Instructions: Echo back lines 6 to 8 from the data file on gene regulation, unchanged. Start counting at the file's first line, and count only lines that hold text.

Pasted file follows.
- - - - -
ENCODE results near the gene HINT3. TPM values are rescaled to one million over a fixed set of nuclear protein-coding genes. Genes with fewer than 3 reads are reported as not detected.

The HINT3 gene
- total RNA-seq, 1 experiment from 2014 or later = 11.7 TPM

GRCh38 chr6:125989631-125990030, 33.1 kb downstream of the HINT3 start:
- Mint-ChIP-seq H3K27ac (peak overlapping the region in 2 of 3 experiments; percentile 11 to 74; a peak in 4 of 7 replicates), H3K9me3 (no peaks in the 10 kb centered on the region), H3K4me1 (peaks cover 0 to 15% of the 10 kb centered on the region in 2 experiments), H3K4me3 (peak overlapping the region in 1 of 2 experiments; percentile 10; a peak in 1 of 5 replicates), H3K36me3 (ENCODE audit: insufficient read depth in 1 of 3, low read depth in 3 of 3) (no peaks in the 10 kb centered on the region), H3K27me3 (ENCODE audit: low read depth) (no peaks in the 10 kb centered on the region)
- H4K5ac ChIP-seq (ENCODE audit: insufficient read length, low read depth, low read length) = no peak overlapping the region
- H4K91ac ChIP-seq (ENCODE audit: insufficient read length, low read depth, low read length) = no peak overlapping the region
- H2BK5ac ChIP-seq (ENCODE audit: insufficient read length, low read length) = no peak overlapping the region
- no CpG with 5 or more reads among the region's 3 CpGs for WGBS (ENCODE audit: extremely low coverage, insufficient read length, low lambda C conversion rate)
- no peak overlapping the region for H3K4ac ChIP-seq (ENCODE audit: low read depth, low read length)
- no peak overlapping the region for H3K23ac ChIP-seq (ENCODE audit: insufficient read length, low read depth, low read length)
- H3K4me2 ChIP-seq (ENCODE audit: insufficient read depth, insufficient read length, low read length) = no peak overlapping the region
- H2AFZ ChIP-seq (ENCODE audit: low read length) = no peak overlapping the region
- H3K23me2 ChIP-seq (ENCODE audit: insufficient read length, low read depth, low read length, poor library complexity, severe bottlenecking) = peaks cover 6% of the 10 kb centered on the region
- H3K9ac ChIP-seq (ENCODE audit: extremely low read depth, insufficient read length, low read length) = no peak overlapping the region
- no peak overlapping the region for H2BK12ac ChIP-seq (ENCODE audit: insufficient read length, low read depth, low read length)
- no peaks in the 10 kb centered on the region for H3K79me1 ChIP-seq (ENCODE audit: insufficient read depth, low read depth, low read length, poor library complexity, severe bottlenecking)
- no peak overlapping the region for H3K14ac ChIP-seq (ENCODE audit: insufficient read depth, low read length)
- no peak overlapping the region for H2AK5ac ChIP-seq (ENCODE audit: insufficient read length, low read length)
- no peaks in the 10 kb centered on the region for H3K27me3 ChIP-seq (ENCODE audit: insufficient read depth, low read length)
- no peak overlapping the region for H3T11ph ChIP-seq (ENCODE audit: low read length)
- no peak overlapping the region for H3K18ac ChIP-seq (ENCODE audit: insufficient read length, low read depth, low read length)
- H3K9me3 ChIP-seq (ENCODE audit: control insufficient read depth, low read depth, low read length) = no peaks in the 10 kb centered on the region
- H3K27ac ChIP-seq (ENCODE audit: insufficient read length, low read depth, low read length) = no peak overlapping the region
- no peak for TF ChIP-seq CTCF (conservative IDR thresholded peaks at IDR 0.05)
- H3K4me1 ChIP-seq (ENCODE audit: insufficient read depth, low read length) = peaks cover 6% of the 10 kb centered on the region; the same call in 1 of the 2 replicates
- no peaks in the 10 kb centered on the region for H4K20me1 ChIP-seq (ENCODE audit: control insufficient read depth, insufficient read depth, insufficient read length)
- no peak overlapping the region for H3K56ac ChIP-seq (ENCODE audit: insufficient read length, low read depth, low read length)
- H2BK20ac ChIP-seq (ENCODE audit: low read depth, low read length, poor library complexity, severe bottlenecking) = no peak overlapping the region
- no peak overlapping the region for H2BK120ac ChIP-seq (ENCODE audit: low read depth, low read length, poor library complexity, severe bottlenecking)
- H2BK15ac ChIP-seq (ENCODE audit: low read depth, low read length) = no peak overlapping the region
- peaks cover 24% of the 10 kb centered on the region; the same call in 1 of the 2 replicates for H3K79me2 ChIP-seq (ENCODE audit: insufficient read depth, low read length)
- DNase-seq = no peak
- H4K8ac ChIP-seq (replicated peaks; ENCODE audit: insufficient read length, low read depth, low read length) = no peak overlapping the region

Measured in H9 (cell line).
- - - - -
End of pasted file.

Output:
- H4K5ac ChIP-seq (ENCODE audit: insufficient read length, low read depth, low read length) = no peak overlapping the region
- H4K91ac ChIP-seq (ENCODE audit: insufficient read length, low read depth, low read length) = no peak overlapping the region
- H2BK5ac ChIP-seq (ENCODE audit: insufficient read length, low read length) = no peak overlapping the region